A graduate of the University of Alaska with a master’s degree in public administration, Charles Clement also participated in the Executive Leadership Program at Harvard Business School. Charles Clement leverages his experience to serve as president and CEO of the Southeast Alaska Regional Health Consortium (SEARHC), which recently hosted high school students for a unique educational program.
From April 23 through April 26, SEARHC welcomed 17 Native American and Indian high school students to participate in the Ethel Lund Village Health Occupations Program (VHOP). The students were selected to visit SEARHC Mt. Edgecumbe Hospital for nearly a week to learn about the diverse array of health care careers in the community.
In addition to participating in a tour of the campus and a luncheon with SEARHC’s chief operating officer, students visited nursing stations and learned about the behavioral health and dental professions. Further, they enjoyed an overnight stay on Biorka Island, where they undertook communication and leadership training and met with Ethel Lund, the founder of SEARHC and VHOP.
Through the VHOP, SEARHC aims to expose students to the diverse menu of rewarding health care careers to encourage them to consider pursuing a career in which they can contribute to the health of the local community following graduation.
SouthEast Alaska Regional Health Consortium
An accomplished public administrator with nearly two decades of experience, Charles Clement serves as the president and CEO of the Southeast Alaska Regional Health Consortium (SEARHC). Overseeing around 1,000 employees, Charles Clement works with 15 board members in managing the consortium’s health care operations. SEARHC prides itself as one of the United States’ largest and oldest Native-run health organizations.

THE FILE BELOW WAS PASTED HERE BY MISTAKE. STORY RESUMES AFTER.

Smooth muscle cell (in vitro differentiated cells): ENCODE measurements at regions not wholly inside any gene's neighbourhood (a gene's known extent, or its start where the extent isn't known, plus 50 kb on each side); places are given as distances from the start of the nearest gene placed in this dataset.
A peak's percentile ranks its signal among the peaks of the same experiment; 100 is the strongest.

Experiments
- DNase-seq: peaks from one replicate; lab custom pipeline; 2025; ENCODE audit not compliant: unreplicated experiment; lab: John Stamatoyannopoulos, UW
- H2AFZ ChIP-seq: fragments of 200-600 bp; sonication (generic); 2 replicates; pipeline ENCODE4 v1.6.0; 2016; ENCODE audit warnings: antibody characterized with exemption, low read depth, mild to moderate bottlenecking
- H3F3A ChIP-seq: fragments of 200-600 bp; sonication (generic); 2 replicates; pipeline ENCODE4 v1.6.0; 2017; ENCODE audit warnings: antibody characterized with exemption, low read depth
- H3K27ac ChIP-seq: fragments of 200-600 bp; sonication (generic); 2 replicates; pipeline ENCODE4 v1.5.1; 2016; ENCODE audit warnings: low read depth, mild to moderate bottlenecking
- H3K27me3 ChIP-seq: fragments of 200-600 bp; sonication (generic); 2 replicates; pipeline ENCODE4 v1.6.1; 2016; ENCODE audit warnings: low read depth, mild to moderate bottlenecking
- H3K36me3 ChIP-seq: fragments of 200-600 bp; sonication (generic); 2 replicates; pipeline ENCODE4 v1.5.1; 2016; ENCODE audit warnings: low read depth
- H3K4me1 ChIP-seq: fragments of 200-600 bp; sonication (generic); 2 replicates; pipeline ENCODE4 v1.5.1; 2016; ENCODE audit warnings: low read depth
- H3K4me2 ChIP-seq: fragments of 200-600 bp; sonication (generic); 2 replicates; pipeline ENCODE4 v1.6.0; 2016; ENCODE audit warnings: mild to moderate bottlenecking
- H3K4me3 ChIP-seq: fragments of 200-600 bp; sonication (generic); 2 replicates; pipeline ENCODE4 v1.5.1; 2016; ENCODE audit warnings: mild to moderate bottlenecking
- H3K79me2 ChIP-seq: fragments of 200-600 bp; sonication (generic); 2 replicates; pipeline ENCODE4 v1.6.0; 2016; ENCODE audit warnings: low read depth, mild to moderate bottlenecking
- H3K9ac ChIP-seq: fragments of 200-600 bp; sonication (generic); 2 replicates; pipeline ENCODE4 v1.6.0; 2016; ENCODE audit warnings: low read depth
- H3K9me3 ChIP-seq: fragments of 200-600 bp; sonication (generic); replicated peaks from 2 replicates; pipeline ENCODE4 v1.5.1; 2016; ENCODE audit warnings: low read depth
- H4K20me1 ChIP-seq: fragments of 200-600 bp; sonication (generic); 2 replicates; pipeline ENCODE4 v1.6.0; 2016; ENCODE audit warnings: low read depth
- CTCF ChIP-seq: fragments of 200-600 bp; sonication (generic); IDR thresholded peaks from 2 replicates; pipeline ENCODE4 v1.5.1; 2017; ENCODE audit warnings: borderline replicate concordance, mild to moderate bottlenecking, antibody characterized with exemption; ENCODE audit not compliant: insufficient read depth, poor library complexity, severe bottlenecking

Last year, the SEARHC website posted about the Kick Butts Day initiative, in which advocates from all around the US speak out against the risks of tobacco use among youth. In March 2018, Juneau again participated in the annual initiative through various activities such as maintaining an information booth at Juneau Douglas High School and holding a “Kids in Jeopardy” game that centers on tobacco-related trivia.
According to statistics, tobacco use in Alaska claims 600 lives and results in $438 million in health care costs each year. Tobacco use is still the leading cause of preventable death in the United States.
During the Kick Butts Day initiative, health advocates clamor for strategies that can lead to a smoke-free generation. Tax increases and government prevention programs are seen as possible moves that could prove effective in the fight against youth tobacco use.